Why Play Can Be an Important Part of Your Pet Photography Session

Ask me what many of my clients’ favorite images are and I can almost guarantee that they’ll choose at least one that was created during some form of play throughout the session.  Action shots, especially, a commonality that should not come as a surprise.

A 2015 study of more than 4,000 dogs conducted by Bristol University reinforces that play is essential and beneficial for both dogs and their humans. Play, whether that be through a game of tug-of-war or fetch, has countless benefits, f giving your four-legged friend  an enjoyable physical and mental workout that alleviates stress to providing a safe, healthy way for him to express his natural canine behaviors. Here are five reasons why play should also be an important part of your pet photography session.

1. Play time creates expressive images.

My clients love being surprised by those unscripted, magical, intimate, and often unexpected moments that pop up during their slideshow at their reveal and ordering appointment. Sometimes, though, the very moments that inspire me to grab these shots are also the same ones that, during their session, leave pet parents cringing at their dog’s behavior, completely mortified by his antics and embarrassed by his unbridled energy and endearing spunk.  To that, I cannot emphasize enough that there is no need to feel bad.  They are often the very instances and quirks that will ultimately leave you with images sure to have you saying, “That is so [dog’s name]!”

2. Play time produces candid action shots.

Engaging in play is one of the easiest ways to bring to life the action shots many clients love. When your dog is focused on having fun, I’m more likely to capture that natural joyful expression that accompanies the bolt for a ball or the race to Mom’s arms for a quick cuddle. One of the ways I do that is to have my clients run their dogs towards me, often  by tossing a ball or toy my direction, as it gets them running to me head on and allows me to photograph them with a more direct angle on their expression.

white pit bull running and playing in a field at South Park near Pittsburgh

3. Play time leads to big smiles.

I believe all dogs smile, don’t you? According to Stanley Coren in his Modern Dog Magazine article, “How to Make Your Dog Laugh (really),” he writes, “…there is actually one canine facial expression that comes close to what we mean by smiling in humans. In this expression, slightly opened jaws reveal the dog’s tongue lapping out over his front teeth. Frequently the eyes take on a teardrop shape at the same time, as if being pulled upward slightly at the outer corners. It is a casual expression that is usually seen when the dog is relaxed, playing, or interacting socially, especially with people.”

With their wholehearted, wide-mouthed, live-for-the-moment kind of joy and  the way their eyes get a little extra twinkle when they’re engaged in an activity that just makes them feel good , it’s nearly impossible not to smile yourself.  I mean, is there anything better than a pibble smile?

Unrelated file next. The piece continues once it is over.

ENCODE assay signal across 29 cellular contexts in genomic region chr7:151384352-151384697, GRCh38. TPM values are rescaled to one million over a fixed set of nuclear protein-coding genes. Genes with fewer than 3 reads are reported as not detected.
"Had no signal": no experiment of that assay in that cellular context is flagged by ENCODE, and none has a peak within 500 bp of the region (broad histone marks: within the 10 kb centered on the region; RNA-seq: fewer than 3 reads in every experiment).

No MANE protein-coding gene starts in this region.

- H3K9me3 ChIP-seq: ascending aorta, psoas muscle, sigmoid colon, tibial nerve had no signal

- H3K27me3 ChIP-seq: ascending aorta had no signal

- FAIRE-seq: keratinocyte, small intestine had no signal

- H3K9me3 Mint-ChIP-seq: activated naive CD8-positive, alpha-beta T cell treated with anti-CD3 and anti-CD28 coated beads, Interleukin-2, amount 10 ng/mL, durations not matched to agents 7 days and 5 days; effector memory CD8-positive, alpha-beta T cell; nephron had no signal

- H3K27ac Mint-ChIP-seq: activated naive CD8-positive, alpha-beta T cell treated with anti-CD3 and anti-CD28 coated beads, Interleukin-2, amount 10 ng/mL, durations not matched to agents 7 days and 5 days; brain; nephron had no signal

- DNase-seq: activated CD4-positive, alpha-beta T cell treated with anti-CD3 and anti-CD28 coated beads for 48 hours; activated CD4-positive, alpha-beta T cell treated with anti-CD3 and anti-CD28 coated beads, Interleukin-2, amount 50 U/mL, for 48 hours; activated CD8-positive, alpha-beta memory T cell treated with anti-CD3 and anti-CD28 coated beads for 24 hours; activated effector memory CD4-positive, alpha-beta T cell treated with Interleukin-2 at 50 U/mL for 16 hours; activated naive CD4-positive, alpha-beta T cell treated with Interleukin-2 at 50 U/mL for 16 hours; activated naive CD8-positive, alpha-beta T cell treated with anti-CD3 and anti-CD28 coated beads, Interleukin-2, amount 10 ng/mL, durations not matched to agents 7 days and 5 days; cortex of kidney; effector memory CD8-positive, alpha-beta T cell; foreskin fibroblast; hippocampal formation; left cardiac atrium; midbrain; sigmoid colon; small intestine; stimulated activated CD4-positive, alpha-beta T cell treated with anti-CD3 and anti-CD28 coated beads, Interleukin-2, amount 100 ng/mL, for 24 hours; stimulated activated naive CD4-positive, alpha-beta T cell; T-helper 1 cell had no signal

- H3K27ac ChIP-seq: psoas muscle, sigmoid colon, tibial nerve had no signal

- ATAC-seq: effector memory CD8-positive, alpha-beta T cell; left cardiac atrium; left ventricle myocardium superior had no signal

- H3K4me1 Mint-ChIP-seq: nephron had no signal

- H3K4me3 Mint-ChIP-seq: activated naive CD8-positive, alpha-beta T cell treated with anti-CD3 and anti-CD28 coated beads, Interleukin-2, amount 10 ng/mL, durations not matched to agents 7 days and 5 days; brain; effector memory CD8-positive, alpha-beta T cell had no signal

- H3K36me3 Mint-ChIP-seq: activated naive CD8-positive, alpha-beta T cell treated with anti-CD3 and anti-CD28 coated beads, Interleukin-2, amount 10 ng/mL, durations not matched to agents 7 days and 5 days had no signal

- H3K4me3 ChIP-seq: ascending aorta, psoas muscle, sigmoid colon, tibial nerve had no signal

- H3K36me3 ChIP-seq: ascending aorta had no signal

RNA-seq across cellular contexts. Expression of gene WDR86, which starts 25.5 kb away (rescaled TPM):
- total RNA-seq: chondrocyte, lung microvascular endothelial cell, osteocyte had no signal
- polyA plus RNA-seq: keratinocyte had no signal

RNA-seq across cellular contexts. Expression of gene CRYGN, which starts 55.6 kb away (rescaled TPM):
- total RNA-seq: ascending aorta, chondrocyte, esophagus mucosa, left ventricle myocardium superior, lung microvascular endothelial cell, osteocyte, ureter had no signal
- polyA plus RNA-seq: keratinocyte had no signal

4. Play time provides essential breaks.

Sometimes we all need a short break during a session. You cannot expect a dog sit, stay, and pose for an entire session and not become restless, stressed, or disinterested.  Replacing the posed with play offers a relaxing, low-pressure, and appropriate way for you and your pup to regroup throughout your session. Rebecca Sommerville, a Animal Behaviorist and Welfare Scientist at The Royal (Dick) School of Veterinary Studies at the University of Edinburgh, uncovered that a few minutes of downtime is often all that’s needed to refresh and relax his mind so he can focus on following directions when we’d like him to, adding”Regular, real play between a dog and owner does not revolve around commands, and is important to strengthen their bond.”

5. Play time is just plain fun!

There’s no denying that play is just plain fun for four- and two-legged friends alike! While Bristol University’s research has shown that “the domestic dog’s characteristic playfulness in social contexts is an adaptive trait, selected during domestication to facilitate both training for specific purposes,” it also facilitates “the formation of emotionally-based bonds between dog and owner.”  (It’s also one of my favorite ways to catch those hilarious derpy blooper shots that I try to include in every session. )

derpy blooper photos of Bull Terrier and pit bull at South Park near Pittsburgh

If you would like to book a fun-filled Bark & Gold Photography session for your pet, click here or give me a call at 724-913-BARK (2275). For more information on Bark & Gold Photography sessions, visit “Your Session” in the menu and be sure to share your email on my homepage to join the VIP list.


This post is a part of the Pet Photography 52 Weeks project blog circle. To see what the next pawesome photographer is sharing for the weekly theme, “Play Time,” check out Jo Lyons Photography, the down-to-earth dog loving photographer for cherished dogs of Sydney, Central Coast, Newcastle, and the Great Lakes Region of NSW. Continue to click the link at the end of each post in the blog circle until you eventually find your way back here.

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10 thoughts on “Why Play Can Be an Important Part of Your Pet Photography Session

    1. Thanks, Angela! I have been trying to put a client-friendly spin on my P52 posts. Sometimes it’s a stretch, but this theme fit perfectly! Glad you found it helpful!

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